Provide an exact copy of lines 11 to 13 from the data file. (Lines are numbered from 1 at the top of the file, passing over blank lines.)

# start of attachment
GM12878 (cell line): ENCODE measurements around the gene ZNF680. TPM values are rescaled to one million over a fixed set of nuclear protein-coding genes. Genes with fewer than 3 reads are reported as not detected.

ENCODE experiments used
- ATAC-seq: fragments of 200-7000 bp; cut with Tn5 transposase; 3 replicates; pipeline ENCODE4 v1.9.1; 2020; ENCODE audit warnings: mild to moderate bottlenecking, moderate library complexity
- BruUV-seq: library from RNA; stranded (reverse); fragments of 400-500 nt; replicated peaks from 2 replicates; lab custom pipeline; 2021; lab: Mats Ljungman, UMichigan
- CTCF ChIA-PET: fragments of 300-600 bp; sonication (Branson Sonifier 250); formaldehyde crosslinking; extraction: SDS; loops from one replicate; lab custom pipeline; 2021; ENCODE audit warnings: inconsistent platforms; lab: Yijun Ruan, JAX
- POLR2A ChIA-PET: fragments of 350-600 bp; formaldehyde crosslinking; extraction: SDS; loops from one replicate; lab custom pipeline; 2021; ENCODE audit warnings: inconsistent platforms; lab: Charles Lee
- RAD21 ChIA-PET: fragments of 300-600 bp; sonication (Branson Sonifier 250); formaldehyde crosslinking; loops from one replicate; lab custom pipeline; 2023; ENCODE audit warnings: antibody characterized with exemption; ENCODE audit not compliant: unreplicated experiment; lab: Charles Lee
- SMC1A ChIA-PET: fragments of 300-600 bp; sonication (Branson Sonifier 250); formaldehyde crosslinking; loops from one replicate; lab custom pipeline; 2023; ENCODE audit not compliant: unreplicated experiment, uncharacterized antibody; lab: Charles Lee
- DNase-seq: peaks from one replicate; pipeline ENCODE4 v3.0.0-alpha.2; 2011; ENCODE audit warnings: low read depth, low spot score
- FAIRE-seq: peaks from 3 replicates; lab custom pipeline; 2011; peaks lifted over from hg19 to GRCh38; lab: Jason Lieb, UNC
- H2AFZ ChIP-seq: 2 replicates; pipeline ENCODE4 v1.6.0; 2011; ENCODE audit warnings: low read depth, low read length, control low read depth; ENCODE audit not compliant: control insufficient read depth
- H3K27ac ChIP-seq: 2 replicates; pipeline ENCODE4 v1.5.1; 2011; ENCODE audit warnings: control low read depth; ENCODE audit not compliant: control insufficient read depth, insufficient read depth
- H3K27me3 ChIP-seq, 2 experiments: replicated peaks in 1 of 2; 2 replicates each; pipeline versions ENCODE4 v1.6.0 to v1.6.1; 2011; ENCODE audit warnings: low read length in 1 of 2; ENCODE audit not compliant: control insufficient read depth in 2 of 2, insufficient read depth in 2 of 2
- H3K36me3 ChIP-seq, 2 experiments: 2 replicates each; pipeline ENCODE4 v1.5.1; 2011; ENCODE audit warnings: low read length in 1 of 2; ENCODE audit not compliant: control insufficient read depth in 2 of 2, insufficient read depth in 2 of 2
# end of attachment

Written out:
- H2AFZ ChIP-seq: 2 replicates; pipeline ENCODE4 v1.6.0; 2011; ENCODE audit warnings: low read depth, low read length, control low read depth; ENCODE audit not compliant: control insufficient read depth
- H3K27ac ChIP-seq: 2 replicates; pipeline ENCODE4 v1.5.1; 2011; ENCODE audit warnings: control low read depth; ENCODE audit not compliant: control insufficient read depth, insufficient read depth
- H3K27me3 ChIP-seq, 2 experiments: replicated peaks in 1 of 2; 2 replicates each; pipeline versions ENCODE4 v1.6.0 to v1.6.1; 2011; ENCODE audit warnings: low read length in 1 of 2; ENCODE audit not compliant: control insufficient read depth in 2 of 2, insufficient read depth in 2 of 2